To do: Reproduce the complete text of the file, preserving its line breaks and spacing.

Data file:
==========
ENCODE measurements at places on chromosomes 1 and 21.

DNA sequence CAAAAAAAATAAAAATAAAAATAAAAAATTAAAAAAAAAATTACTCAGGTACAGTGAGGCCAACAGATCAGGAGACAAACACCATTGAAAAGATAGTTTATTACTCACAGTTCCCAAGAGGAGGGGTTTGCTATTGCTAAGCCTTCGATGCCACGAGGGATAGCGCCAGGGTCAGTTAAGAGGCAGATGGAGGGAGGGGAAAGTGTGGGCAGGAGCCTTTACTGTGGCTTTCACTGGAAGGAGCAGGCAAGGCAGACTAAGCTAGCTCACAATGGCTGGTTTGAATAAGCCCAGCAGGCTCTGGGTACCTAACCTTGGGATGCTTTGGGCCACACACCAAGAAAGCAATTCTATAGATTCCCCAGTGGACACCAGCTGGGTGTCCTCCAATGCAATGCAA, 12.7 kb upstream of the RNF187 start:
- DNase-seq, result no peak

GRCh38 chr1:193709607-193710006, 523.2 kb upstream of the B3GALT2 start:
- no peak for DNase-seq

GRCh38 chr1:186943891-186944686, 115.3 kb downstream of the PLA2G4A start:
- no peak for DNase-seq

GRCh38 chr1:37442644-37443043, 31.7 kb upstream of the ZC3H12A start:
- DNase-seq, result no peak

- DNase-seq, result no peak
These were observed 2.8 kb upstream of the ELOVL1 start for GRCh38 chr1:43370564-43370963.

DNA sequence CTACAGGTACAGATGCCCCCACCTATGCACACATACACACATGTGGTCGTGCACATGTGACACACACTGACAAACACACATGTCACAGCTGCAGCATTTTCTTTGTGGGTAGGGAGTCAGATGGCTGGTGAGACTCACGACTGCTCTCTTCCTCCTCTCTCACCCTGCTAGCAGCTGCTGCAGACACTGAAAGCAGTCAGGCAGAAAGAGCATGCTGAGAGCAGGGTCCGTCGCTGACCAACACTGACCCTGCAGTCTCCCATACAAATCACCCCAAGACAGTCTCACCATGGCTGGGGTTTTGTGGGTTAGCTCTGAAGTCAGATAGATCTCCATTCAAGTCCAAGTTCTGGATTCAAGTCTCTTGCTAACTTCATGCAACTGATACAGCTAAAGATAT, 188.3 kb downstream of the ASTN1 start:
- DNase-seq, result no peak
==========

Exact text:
ENCODE measurements at places on chromosomes 1 and 21.

DNA sequence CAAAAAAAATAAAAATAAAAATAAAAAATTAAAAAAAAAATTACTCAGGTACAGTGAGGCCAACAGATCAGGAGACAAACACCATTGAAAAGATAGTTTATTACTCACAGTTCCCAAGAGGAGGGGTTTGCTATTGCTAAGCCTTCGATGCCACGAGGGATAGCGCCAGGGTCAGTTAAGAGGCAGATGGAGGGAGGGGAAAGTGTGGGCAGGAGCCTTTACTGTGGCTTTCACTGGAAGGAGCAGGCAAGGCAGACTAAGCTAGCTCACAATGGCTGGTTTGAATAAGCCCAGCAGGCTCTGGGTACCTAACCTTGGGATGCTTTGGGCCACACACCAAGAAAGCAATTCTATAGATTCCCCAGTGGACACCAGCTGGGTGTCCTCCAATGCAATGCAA, 12.7 kb upstream of the RNF187 start:
- DNase-seq, result no peak

GRCh38 chr1:193709607-193710006, 523.2 kb upstream of the B3GALT2 start:
- no peak for DNase-seq

GRCh38 chr1:186943891-186944686, 115.3 kb downstream of the PLA2G4A start:
- no peak for DNase-seq

GRCh38 chr1:37442644-37443043, 31.7 kb upstream of the ZC3H12A start:
- DNase-seq, result no peak

- DNase-seq, result no peak
These were observed 2.8 kb upstream of the ELOVL1 start for GRCh38 chr1:43370564-43370963.

DNA sequence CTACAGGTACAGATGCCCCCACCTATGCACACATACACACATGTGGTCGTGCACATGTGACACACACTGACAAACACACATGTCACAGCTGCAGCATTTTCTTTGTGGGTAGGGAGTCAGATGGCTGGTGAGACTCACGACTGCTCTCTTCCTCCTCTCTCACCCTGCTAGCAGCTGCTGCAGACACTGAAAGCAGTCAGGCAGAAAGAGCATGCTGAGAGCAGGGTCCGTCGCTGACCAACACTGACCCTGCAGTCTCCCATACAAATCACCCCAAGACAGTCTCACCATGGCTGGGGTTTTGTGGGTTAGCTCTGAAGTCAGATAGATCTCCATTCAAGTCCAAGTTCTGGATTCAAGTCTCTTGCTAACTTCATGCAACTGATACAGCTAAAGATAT, 188.3 kb downstream of the ASTN1 start:
- DNase-seq, result no peak